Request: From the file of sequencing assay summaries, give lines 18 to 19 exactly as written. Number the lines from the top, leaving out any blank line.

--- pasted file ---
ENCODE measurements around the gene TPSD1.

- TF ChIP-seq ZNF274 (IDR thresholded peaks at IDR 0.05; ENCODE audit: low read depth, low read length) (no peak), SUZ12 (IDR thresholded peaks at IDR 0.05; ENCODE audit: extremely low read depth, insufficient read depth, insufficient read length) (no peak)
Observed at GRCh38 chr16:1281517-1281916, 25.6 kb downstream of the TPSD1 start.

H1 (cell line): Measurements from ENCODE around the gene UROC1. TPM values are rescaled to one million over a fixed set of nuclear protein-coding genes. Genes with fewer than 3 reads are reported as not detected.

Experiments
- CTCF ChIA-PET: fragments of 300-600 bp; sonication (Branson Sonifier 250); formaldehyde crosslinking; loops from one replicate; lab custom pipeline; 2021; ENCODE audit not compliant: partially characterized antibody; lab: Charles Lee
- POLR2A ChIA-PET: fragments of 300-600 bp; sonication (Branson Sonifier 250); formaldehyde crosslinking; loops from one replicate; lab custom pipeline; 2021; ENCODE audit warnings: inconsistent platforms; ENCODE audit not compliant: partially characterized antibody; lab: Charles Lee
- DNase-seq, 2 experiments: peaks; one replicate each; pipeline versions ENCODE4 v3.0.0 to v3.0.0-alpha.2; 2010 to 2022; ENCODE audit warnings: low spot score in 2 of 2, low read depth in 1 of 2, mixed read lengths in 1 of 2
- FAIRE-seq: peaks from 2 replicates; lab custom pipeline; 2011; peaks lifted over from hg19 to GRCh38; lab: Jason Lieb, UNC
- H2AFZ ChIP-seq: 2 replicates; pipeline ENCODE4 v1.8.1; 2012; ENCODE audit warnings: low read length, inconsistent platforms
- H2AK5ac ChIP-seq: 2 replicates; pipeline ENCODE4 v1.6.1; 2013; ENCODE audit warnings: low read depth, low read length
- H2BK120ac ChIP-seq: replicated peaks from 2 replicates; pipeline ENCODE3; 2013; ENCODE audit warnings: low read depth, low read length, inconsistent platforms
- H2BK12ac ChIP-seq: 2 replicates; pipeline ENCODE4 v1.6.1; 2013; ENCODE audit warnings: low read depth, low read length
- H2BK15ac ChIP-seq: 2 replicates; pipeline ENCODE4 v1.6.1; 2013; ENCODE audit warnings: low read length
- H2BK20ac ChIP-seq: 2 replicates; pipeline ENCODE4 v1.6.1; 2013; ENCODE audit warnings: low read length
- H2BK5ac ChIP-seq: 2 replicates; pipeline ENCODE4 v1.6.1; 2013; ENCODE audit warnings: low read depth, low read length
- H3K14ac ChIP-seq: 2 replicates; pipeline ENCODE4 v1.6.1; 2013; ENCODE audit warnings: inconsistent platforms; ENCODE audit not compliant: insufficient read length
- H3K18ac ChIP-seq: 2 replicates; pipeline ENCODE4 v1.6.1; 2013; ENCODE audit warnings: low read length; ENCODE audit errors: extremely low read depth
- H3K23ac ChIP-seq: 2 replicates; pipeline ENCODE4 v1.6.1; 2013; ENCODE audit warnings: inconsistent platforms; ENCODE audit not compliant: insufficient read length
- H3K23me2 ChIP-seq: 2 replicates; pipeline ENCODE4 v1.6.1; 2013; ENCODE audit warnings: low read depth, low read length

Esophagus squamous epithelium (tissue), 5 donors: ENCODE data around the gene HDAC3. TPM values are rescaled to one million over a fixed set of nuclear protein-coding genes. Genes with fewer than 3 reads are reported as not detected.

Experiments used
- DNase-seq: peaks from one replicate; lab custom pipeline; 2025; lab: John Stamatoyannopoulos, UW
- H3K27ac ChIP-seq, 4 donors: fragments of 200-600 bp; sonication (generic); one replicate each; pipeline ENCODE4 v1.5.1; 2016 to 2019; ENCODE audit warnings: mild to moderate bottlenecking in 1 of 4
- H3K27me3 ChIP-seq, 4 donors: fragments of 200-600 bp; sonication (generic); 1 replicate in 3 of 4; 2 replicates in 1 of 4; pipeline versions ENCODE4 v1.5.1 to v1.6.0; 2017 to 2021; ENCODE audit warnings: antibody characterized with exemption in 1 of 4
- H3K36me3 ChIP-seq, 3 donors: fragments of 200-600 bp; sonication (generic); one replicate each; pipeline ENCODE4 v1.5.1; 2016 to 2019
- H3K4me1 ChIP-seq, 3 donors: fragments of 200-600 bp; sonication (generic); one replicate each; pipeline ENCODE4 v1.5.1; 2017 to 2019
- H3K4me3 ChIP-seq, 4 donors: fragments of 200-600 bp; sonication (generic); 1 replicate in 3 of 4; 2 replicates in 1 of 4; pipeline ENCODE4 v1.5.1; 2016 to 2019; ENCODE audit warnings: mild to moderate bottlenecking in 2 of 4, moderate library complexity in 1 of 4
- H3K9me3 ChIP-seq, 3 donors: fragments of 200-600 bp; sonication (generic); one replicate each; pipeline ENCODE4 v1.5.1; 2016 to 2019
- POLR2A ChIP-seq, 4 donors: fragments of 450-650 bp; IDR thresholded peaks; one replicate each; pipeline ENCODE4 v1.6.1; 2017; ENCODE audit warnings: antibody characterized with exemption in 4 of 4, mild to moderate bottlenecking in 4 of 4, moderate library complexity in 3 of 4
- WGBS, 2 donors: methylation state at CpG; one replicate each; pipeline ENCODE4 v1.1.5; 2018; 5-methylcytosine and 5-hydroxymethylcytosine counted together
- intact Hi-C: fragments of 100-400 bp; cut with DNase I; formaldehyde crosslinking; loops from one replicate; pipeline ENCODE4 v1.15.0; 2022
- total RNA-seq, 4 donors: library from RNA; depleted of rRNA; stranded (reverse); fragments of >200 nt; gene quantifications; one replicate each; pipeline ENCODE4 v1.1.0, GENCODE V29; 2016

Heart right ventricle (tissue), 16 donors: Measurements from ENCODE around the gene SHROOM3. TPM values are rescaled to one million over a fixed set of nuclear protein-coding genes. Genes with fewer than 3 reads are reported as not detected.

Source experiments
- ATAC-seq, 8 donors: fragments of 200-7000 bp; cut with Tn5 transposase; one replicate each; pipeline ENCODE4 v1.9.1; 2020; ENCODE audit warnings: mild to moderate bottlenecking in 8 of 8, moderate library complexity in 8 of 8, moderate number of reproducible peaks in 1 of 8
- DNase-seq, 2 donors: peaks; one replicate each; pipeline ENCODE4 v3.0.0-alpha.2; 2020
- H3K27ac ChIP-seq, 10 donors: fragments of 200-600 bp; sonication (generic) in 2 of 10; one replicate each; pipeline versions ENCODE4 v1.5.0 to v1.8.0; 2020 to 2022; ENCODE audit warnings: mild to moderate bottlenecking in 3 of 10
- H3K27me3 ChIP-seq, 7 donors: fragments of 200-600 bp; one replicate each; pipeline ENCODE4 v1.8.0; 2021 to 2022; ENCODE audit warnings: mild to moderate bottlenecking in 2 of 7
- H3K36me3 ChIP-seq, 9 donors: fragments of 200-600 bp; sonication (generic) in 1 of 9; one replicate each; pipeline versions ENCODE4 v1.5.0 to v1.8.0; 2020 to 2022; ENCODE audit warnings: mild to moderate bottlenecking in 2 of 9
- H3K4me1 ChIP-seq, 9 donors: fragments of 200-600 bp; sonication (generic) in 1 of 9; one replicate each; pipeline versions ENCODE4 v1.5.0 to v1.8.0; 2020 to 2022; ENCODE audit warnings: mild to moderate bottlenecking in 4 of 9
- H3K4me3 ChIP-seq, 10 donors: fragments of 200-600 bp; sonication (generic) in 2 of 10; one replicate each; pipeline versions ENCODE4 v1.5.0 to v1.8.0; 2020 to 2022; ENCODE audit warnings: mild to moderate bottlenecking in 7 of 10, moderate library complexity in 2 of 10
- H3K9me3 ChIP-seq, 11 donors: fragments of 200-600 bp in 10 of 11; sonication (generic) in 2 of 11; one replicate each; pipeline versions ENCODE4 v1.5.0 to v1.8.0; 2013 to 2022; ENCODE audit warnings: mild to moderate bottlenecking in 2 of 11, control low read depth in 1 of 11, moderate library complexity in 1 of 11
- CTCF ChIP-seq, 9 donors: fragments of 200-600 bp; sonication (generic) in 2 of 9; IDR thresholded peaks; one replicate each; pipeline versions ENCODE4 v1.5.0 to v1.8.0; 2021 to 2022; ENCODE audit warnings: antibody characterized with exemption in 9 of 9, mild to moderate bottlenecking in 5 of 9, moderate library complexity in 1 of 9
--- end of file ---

- H3K18ac ChIP-seq: 2 replicates; pipeline ENCODE4 v1.6.1; 2013; ENCODE audit warnings: low read length; ENCODE audit errors: extremely low read depth
- H3K23ac ChIP-seq: 2 replicates; pipeline ENCODE4 v1.6.1; 2013; ENCODE audit warnings: inconsistent platforms; ENCODE audit not compliant: insufficient read length